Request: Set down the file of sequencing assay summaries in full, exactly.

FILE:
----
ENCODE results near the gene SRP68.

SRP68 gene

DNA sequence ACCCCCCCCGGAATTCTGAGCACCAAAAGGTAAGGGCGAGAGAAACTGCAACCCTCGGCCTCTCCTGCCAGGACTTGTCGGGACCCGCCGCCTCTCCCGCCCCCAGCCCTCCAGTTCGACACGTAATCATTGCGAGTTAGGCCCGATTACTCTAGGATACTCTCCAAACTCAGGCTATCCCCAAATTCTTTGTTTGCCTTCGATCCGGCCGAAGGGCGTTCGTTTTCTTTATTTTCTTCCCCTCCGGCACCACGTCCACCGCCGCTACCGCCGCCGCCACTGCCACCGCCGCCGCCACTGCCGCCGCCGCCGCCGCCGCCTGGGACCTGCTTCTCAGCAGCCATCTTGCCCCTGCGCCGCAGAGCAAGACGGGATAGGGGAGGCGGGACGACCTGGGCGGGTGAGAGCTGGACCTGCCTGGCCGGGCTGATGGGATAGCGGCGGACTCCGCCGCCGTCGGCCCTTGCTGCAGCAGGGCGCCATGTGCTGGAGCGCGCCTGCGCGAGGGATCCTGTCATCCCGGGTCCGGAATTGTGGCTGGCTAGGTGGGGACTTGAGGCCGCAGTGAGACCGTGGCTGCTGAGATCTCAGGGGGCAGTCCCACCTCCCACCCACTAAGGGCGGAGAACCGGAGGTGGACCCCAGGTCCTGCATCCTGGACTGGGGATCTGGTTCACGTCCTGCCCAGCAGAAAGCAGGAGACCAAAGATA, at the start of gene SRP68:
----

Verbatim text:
ENCODE results near the gene SRP68.

SRP68 gene

DNA sequence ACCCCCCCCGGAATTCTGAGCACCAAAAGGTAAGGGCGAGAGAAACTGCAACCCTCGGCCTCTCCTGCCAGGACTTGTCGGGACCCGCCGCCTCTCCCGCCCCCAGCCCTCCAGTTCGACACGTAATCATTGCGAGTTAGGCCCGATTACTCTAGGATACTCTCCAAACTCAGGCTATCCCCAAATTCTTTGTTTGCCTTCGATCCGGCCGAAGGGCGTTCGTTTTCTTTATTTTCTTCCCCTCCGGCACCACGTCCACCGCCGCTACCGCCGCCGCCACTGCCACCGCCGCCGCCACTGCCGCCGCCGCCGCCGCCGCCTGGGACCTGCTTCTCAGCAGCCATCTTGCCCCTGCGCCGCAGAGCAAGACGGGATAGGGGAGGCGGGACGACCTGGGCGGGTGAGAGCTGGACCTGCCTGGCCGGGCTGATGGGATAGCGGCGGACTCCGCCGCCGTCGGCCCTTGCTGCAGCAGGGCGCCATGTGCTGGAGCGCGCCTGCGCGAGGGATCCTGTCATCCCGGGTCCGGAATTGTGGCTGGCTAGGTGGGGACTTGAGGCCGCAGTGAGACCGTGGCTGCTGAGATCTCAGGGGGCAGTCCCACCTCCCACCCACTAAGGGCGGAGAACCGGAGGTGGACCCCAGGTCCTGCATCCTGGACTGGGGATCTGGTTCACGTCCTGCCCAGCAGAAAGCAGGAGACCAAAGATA, at the start of gene SRP68: